A New Jersey lawmaker who flew Army helicopters in Iraq says it’s time to stop the “soft-shoe” approach to serving veterans, proposing a serious 9-bill package that does more than offering free beach access and free hunting and fishing licenses.
Assemblyman Brian Bergen (R-Denville), a West Point graduate, said he spent the last nine months in pursuit of plans in other states to service their veterans. His legislation includes ideas from Arizona, Delaware, Illinois, Indiana, Iowa and West Virginia.
“These bills represent the very best ideas from around the country,” said Bergen, a freshman Republican from Morris County. “It is time we make New Jersey the most desirable place for our heroes to come when they are finished serving our country.”
Bergen says New Jersey has about 308,000 veterans.
One of Bergen’s proposals includes a one-time $10,000 grant to help veterans buy an established franchise.
The package of bills includes a “Bring Veterans to New Jersey” program that would pay up to $5,000 in relocation expenses to veterans move to the Garden State after accepting a job offer. Another bill seeks to offer grants of an additional $5,000 top help veterans may a down payment on a home in New Jersey and pay their closing costs.
“We want veterans to come to New Jersey. We need them in our workforce, and we want them to own businesses,” Bergen said. “The more we do to incentivize them the better.”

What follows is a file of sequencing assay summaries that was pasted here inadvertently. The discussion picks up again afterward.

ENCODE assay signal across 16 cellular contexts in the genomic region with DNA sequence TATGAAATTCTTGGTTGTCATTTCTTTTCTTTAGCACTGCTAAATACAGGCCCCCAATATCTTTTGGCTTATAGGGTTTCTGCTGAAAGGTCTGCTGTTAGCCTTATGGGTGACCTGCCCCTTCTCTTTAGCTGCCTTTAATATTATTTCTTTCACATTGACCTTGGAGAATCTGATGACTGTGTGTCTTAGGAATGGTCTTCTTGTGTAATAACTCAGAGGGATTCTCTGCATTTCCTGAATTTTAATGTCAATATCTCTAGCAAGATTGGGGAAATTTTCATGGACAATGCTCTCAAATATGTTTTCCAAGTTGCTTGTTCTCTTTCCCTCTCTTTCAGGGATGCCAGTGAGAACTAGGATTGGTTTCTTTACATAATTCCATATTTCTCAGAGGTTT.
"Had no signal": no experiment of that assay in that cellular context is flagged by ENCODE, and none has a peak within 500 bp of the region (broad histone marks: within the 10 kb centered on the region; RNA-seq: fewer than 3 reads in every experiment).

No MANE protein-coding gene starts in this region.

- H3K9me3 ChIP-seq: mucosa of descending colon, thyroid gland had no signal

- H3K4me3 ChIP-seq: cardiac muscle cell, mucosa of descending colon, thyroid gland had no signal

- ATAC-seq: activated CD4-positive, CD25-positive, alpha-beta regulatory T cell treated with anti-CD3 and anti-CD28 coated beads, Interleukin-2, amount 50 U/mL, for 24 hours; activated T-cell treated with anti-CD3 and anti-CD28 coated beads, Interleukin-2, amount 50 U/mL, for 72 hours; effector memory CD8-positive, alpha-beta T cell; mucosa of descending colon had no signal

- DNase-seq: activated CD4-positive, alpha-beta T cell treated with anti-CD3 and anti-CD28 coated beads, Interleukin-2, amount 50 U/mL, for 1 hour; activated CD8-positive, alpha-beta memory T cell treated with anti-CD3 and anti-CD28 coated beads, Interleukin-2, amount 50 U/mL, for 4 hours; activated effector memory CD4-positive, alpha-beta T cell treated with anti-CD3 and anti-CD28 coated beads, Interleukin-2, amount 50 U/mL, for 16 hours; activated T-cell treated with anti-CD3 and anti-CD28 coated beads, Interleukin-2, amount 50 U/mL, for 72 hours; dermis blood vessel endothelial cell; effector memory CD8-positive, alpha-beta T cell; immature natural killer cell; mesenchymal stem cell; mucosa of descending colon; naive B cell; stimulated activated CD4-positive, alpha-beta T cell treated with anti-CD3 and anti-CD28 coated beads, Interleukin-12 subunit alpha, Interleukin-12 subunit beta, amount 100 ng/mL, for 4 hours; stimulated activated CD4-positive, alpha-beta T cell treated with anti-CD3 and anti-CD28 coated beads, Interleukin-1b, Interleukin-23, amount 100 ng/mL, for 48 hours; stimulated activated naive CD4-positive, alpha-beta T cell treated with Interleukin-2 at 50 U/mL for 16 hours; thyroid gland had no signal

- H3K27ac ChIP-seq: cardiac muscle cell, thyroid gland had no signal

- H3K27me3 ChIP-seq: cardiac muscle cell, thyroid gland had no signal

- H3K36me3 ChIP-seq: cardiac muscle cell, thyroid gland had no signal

Another bill would give service-disabled veterans a property tax discount that would match their disability rating. That means a veteran who is 70% disabled would only pay 30% of their property tax; the current state law only allows veterans who are 100% disabled to qualify.
Other bills would raise annual payments to seriously disabled veterans from $750 to $3,000, and create a military family relief fund that would offer grants of up to $2,500 to help defray cots of food, housing and health care for U.S. Armed Forces and New Jersey National Guard members and their families.
Bergen is also proposing free tuition at a state college for New Jersey residents who served at least one year of federal active duty.
He is asking that the legislature waive tuition and fees for Medal of Honor or Purple Heart recipients.
“Veterans gave us and our country their best, and they should get the best we can offer back,” concluded Bergen.
Senate counterparts of the bills were introduced by Senate Military and Veterans Affairs Committee Chairman Vin Gopal (D-Long Branch) and State Sen. Michael Testa, Jr. (R-Vineland).